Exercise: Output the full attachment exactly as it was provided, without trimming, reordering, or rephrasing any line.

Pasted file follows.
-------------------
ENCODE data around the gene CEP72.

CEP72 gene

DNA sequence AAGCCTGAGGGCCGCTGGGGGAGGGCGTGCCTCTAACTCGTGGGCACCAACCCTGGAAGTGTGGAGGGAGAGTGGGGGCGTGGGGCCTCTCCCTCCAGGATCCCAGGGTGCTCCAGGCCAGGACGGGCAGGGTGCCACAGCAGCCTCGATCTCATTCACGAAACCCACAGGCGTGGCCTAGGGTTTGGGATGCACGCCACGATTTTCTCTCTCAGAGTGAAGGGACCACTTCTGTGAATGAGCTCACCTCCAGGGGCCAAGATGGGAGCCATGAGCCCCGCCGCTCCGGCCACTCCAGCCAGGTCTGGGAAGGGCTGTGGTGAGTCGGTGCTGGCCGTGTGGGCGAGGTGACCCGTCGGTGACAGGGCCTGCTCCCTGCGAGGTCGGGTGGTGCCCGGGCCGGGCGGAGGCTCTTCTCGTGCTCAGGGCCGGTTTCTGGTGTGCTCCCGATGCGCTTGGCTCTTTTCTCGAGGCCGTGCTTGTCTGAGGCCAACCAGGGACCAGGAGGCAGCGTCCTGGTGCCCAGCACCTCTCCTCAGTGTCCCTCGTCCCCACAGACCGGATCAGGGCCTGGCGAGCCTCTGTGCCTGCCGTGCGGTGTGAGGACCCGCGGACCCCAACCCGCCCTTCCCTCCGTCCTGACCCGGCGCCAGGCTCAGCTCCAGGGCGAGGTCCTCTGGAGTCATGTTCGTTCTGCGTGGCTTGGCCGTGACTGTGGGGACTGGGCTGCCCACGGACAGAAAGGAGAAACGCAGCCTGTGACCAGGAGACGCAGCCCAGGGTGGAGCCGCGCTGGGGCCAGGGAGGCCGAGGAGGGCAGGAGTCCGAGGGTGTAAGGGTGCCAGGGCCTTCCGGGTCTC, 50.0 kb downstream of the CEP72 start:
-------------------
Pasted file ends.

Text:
ENCODE data around the gene CEP72.

CEP72 gene

DNA sequence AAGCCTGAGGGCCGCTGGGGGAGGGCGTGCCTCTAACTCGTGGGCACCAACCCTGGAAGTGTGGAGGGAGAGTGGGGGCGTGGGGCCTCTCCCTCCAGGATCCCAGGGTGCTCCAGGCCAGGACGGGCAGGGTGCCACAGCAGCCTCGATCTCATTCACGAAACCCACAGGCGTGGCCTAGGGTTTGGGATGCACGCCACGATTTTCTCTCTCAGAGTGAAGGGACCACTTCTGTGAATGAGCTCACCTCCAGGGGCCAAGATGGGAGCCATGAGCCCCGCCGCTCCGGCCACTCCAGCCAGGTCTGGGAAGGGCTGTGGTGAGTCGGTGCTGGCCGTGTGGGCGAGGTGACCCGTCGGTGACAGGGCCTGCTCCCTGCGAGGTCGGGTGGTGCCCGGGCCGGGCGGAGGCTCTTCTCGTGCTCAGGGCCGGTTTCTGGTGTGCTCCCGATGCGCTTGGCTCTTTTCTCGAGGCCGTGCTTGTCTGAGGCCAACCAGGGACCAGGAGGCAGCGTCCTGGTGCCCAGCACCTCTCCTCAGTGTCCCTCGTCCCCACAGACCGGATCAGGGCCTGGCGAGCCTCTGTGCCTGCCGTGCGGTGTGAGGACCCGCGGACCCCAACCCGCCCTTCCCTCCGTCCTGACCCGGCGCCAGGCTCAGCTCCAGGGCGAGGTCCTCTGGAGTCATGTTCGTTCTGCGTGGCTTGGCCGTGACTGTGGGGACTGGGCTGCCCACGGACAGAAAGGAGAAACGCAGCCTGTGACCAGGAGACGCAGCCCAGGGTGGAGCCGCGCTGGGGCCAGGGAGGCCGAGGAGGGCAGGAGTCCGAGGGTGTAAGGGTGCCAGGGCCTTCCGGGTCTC, 50.0 kb downstream of the CEP72 start: